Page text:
You don't criticize the real basis of libertarianism, only strawmen.
The arguments I have criticized so far have all been made by self-proclaimed libertarians. Frequently. The protean nature of libertarianism causes problems for critics in open debate. There is no single basis which can be argued: you need to rebut a half dozen or more sets of assumptions, which the pseudo-intellectual libertarians mix and match with a delightfully inconsistent abandonment of rationality. (There are some libertarians who are more intellectually consistent.)
If I demolish any one foundation, supporters of another can simply call it a straw man because it is "a weaker argument". How do they know it is "weaker"? Because I happened to argue against it first?
This presupposes I am attacking more than the individual arguments. If I claimed to have demolished libertarianism (which I don't) by defeating these arguments, then I could be guilty of the strawman argument. I prefer to be humble enough to restrain my claims to the arguments, and let people decide for themselves whether they should doubt libertarianism on the basis of my arguments.
Numerous libertarians dismiss your arguments, and have rebutted them.
Yes, but what are their dismissals and rebuttals worth? I encourage you to examine the rebuttals to my FAQ, for example. Most of their arguments are pathetically bad; depending on non-sequiturs, mis-interpretation of what I said, ignoring what I say elsewhere to clarify, ad-hominem, and a host of other fallacious methodologies. This is not to say my arguments are unassailable. They can be argued against from libertarian perspectives very well. (Usually they're not.) However, I can argue back likewise. There is a trade-off between how thoroughly an argument can be made and how much somebody will read: I'd rather err on the side of the latter.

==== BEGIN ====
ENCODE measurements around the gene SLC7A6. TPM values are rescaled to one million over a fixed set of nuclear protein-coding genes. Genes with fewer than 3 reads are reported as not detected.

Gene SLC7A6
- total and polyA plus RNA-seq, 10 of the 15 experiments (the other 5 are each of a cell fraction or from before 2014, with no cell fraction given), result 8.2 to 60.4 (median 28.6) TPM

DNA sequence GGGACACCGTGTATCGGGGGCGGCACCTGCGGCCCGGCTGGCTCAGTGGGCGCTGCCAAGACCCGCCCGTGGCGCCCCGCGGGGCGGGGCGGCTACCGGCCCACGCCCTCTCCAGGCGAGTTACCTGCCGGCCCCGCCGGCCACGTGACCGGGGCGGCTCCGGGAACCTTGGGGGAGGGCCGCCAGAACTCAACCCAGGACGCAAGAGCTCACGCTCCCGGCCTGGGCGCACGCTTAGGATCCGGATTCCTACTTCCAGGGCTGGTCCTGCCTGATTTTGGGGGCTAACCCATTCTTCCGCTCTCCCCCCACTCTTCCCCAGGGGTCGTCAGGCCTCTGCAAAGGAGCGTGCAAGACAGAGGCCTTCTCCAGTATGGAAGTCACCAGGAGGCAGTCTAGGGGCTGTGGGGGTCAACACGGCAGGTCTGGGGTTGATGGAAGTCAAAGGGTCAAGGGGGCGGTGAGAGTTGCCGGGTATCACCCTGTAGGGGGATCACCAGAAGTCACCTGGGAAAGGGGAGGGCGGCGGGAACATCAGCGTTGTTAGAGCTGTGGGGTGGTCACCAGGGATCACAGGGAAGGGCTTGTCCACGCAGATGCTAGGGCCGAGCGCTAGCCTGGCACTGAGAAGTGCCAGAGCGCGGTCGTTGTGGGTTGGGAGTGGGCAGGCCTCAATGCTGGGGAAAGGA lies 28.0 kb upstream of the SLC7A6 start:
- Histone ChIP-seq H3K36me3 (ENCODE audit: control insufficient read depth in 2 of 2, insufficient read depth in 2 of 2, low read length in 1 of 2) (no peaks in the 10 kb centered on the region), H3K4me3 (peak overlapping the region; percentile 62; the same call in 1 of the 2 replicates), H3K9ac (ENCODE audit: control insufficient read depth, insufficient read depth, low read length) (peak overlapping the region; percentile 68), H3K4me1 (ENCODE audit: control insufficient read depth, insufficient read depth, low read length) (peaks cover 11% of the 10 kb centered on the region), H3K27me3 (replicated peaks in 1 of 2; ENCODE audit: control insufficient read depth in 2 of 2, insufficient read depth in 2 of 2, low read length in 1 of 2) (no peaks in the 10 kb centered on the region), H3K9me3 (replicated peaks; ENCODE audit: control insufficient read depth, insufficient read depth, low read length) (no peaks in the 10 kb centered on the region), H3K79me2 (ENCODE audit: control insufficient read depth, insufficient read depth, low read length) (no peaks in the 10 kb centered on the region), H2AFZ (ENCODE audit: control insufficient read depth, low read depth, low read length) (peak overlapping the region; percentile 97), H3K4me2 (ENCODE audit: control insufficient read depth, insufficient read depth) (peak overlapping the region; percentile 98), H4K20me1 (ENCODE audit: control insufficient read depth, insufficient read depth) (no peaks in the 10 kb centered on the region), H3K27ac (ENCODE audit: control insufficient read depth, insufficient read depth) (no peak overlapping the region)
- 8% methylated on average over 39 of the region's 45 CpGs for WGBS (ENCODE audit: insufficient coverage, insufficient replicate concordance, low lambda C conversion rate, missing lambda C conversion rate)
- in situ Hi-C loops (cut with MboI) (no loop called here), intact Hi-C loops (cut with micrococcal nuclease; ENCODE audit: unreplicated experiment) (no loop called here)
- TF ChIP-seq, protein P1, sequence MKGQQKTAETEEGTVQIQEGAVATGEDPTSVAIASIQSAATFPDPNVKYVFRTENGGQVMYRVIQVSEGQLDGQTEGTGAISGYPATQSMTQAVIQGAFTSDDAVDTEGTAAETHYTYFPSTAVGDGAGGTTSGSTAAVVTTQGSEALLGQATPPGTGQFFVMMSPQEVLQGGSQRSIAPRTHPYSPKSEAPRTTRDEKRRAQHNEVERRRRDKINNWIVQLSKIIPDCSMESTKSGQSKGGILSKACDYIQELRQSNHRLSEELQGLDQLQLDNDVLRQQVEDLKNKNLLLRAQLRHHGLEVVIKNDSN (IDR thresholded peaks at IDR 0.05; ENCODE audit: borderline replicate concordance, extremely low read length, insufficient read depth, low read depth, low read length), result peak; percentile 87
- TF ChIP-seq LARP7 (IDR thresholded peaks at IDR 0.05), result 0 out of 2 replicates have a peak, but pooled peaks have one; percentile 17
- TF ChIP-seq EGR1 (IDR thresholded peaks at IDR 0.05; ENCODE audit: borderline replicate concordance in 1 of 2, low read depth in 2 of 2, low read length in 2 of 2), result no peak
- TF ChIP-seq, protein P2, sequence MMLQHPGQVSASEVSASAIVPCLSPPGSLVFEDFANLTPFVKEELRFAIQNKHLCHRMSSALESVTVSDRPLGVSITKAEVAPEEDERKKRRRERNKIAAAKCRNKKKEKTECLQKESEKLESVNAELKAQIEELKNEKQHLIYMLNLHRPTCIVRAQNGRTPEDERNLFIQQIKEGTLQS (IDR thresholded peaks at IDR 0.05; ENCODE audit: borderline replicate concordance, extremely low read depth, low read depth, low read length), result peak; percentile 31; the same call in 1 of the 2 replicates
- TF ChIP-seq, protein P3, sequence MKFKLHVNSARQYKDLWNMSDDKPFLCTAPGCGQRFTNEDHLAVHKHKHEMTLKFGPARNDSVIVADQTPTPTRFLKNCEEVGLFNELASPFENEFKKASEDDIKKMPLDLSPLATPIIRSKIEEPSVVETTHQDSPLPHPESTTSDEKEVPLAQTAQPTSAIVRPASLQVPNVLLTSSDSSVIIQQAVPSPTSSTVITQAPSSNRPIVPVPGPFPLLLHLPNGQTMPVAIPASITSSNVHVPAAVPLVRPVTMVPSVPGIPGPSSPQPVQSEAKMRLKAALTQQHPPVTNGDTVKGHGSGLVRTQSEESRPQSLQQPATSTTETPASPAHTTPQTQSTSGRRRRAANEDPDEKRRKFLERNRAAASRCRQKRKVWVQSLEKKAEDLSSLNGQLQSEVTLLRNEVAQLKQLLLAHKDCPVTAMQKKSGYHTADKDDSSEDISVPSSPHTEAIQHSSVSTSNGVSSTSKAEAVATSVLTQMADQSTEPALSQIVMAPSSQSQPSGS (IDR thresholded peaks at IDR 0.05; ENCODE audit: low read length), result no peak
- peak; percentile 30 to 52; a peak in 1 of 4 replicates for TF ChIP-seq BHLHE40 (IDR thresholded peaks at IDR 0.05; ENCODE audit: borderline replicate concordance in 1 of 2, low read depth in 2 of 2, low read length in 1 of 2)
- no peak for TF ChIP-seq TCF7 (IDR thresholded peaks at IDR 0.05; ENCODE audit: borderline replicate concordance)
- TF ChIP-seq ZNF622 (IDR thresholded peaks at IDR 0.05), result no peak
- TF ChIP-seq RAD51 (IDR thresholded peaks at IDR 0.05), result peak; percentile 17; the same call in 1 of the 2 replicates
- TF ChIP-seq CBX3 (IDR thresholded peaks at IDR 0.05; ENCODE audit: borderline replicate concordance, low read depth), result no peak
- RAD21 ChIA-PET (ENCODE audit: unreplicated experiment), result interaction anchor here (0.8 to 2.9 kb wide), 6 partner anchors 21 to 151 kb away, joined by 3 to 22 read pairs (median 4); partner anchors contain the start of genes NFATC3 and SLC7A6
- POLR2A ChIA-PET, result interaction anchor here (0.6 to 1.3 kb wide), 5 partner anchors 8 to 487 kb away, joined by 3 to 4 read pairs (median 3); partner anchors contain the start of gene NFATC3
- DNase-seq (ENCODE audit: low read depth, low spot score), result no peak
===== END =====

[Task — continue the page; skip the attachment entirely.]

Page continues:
Why do you only attack? Why can't you do something constructive?
As the great atheist Robert Ingersoll said, "The destroyer of weeds, thistles and thorns is a benefactor whether he soweth grain or not." Exposure of error or fraud is beneficial in that at least you have a chance to find something correct or honest. Libertarians ought to be grateful to have an outsider tell them that sometimes their emperor has no clothes. (Or since they have no emperor, that they aren't wearing any pants. :-)
Your site is boring and plain!
I am strongly in favor of content over appearance. I think that the lack of graphics and clutter at my site is a positive feature, though it probably won't win me any awards from people who think rotating icons are sexy. I despise advertisements, gratuitous icons, scrolling messages, and most of the visual noise that bedecks all too many sites (and makes them slow to download to boot.) I prefer simple functionality.
At some point, if I get some design assistance, I may redecorate this site. In the mean time, I'd rather add content. I hope my readers agree.
Your site is one-sided!
The title SAYS it's one-sided. Critiques. I'll be happy to fix that as soon as the libertarian sites and libertarian literature fix their one-sidedness. However, I will be happy to create links to criticisms of the pages at my site, as I do to the criticisms of my FAQ. I think it is only fair, and judging from the quality of the criticisms so far, I come out ahead.
You must be afraid of our growing numbers if you devote this much attention to us.
This has also been expressed as "Dogs don't bark at tombstones". My initial response is that dogs DO pee on tombstones. Of course, I could observe that with numerous web responses to my FAQ alone, libertarians seem afraid of me. That's the problem with those sorts of rhetorical arguments: they cut too many ways. But many libertarians seem to like them.